Top 5 Reasons Carlos Beltran Would Fit With the New York Yankees
Carlos Beltran to the New York Yankees
The New York Yankees made their first move in the offseason by re-signing Joe Girardi to a four-year deal. Now that they have their manager locked down, it’s time to turn their attention to the guys on the field.
Carlos Beltran is reportedly interested in the coming to the Bronx. He’s flirted with the Yankees in free agency twice before. The first time, the Yankees still had Bernie Williams. The second, they were committed to Nick Swisher. The third time might be the charm.
Many believe this would be a wrong move for the Bombers, not because Beltran is a bad player, but because there could be better options. Signing Beltran would only increase New York’s reliance on aging free agents rather than pursuing younger talent that could provide more longevity to the organization.
Jacoby Ellsbury, for instance, is arguably the best outfielder who’s a free agent at the end of this year. The 23-year-old wreaks havoc on the bases with his speed and provides gold glove caliber defense in center field. However, he’s been injury-prone throughout his career and with Scott Boras as his agent it’ll cost a fortune to sign him (this is why the Boston Red Sox are willing to let him go).
Another option is Shin-Soo Choo. The 31 year old would be much more affordable than Ellsbury or Beltran and his lefty bat could be the perfect fit for Yankee Stadium. But he’s said he wants to stay with the Cincinnati Reds.
They could also bring back Curtis Granderson.
Though I’d like to see the Yankees commit to younger players, Beltran would by no means be a poor addition. These are the top five reasons Beltran is a good fit for the New York Yankees.
5. No One Better On the Roster
Brian Cashman has repeatedly stated that his job is to acquire the best available option at each position. This is why he claims he doesn’t want Alex Rodriguez to get suspended even though it would save the organization $25 million. Cashman contends the Yankees don’t have anyone better to play third base so it’s not worth losing the talent even if it means saving the salary.
The same logic applies to Beltran – the Yankees don’t have anyone better. As of now, their outfielders in 2014 are Alfonso Soriano, Brett Gardner, Ichiro Suzuki and Vernon Wells. Soriano has demonstrated he’s still got a lot left in the tank, and Gardner was arguably the second best player on the team in 2013, behind Robinson Cano. Soriano and Gardner will play left field and center field, respectively, in 2014.
But there’s a gaping hole in right field. Suzuki’s batting average dropped .60 points from 2012 to 2013 and Wells went ice cold after a fast start this year. Both are on the decline in their careers. Beltran, however, has had back-to-back All-Star seasons with the St. Louis Cardinals. Over the last two years, he’s hit 56 homers and driven in 181 runs, and his numbers could potentially increase in Yankee Stadium.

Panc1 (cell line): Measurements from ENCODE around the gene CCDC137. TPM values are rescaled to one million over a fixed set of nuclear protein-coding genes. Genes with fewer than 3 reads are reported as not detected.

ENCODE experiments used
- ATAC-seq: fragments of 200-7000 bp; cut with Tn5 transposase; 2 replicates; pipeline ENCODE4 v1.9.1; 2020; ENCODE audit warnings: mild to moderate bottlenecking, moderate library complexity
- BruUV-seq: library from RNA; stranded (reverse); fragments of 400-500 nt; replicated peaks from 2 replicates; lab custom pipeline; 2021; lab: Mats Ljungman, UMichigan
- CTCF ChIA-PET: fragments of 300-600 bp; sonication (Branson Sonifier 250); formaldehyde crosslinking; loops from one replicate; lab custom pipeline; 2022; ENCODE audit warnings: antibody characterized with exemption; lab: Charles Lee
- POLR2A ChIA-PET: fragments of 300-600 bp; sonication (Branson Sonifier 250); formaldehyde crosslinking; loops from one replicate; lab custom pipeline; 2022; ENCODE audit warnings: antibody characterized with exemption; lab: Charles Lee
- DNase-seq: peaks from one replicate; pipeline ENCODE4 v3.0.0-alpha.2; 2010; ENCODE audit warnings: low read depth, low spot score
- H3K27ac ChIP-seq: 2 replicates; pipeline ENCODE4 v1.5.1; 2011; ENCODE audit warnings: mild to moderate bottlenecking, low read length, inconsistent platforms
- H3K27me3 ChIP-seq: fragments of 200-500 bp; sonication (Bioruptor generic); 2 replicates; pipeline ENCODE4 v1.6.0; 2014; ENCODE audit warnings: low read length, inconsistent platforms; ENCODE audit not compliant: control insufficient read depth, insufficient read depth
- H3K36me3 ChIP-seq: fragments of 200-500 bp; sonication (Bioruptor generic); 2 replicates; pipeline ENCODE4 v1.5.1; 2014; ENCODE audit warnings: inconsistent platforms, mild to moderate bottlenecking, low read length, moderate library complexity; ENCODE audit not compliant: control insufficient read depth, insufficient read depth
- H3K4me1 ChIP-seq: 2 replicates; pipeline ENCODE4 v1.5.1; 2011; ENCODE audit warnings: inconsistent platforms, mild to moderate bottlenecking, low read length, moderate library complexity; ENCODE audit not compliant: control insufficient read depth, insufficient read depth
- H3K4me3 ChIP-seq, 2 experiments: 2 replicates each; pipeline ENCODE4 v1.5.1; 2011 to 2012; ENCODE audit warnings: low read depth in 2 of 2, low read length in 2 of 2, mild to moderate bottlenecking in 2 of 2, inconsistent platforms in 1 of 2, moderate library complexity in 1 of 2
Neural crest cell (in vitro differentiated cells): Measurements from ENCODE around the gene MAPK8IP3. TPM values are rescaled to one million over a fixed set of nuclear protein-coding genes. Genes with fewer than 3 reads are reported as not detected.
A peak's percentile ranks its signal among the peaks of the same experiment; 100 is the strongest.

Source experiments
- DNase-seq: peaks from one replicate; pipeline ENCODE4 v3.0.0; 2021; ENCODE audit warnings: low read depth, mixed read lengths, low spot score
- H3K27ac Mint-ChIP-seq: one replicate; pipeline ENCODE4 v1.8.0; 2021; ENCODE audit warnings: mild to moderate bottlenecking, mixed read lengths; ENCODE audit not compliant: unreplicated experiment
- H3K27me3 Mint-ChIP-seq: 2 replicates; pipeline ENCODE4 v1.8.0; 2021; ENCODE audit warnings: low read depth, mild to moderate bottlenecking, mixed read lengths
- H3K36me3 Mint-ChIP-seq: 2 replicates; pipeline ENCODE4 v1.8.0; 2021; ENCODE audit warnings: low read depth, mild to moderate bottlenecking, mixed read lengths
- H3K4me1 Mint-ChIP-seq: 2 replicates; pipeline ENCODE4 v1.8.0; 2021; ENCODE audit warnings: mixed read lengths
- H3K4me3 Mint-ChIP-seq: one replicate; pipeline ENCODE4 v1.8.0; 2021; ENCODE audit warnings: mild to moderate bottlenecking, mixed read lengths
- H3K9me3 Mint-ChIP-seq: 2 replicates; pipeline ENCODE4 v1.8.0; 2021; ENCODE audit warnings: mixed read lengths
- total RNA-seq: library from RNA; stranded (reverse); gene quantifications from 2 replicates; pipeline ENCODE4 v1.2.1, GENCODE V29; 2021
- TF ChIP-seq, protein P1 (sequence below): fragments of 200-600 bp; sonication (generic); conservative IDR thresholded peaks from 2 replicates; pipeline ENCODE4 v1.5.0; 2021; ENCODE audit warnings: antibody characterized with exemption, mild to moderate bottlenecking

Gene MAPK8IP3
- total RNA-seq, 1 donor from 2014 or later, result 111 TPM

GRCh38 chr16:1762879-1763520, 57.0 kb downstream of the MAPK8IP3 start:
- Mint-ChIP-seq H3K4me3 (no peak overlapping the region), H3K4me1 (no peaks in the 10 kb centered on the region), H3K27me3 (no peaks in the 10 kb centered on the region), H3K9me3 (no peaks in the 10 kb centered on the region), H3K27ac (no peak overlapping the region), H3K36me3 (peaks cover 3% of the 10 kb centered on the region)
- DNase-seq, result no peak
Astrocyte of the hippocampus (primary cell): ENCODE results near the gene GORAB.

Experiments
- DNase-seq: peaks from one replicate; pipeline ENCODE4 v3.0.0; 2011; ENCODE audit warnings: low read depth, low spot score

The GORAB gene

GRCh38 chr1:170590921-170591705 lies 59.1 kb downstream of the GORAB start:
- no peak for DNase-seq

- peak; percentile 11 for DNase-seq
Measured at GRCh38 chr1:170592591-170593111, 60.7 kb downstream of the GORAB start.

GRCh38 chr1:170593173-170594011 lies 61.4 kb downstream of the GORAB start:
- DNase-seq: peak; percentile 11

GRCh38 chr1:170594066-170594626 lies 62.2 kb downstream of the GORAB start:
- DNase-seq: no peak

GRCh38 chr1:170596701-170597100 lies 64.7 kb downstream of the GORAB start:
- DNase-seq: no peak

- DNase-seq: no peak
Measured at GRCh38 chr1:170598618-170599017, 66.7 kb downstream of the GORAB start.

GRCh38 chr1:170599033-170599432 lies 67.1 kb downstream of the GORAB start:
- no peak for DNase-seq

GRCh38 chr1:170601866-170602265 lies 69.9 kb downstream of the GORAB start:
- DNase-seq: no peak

4. Experience in New York
Almost every time a player signs with New York, one of the most common questions is, “will he be able to deal with the pressure, the media and the spotlight?” We already know Beltran is capable because he’s done it already. When the Yankees didn’t pursue Beltran in 2005, he signed their cross-town rivals, the New York Mets.
True, there might be more pressure to win in the Bronx, but based on his first successful tour in the Big Apple, it’s nothing he can’t handle.
3. Switch Hitter
2013 could go down in Yankees history as the, “year of the platoon,” as every position besides second base was done by committee. Granderson, Wells and Suzuki all saw time in right field this year based on whether the opposing starting pitcher was a lefty or a righty.
They wouldn’t have to worry about platooning Beltran because he’s a switch hitter. The Yankees wouldn’t be signing him to only play half the time when there’s a favorable pitching matchup. He’ll be in the starting lineup regardless of whether they’re facing a southpaw, northpaw, eastpaw or westpaw.
2. The Designated Hitter
One legitimate argument against signing Beltran is his age. He’ll be 37 at the start of next season. However, there’s a huge advantage to joining an AL team which can account for this – the designated hitter. Anyone who’s been watching the playoffs knows Beltran can still rake. If he joins the Yankees, they can rest him without losing his bat in the lineup by slotting him into the DH spot.
When he does play the field, Yankee Stadium has one of the smallest right fields in baseball. Even if Beltran has lost a step from his center field days, he’s more than capable of covering the ground, especially with the ball-hawking Gardner in center to run down any shots in the gap.
1. Postseason Production
The best reason to sign Beltran is how he steps up his game in the postseason. After all, that’s what being a Yankee is all about. The fan base will like a player for producing in the regular season: they’ll buy his t-shirt, inch up in their seats when he steps into the batter’s box and maybe chant a little louder during the roll call. But they love players for coming through in October. I’m talking legendary status: like chanting his name for the entire ninth inning in his final home start (Paul O’Neill) or cheering for him later in his career after he hits a homerun for another team (Tino Martinez).
The point is the Yankees care most about how well a guy plays in October. Beltran’s a career .327 hitter in the playoffs with 16 homeruns and 35 RBI. Though he’s made his career elsewhere, Beltran will fit right in if he comes to the Bronx.
Of course, the Yankees will have to get to the postseason first.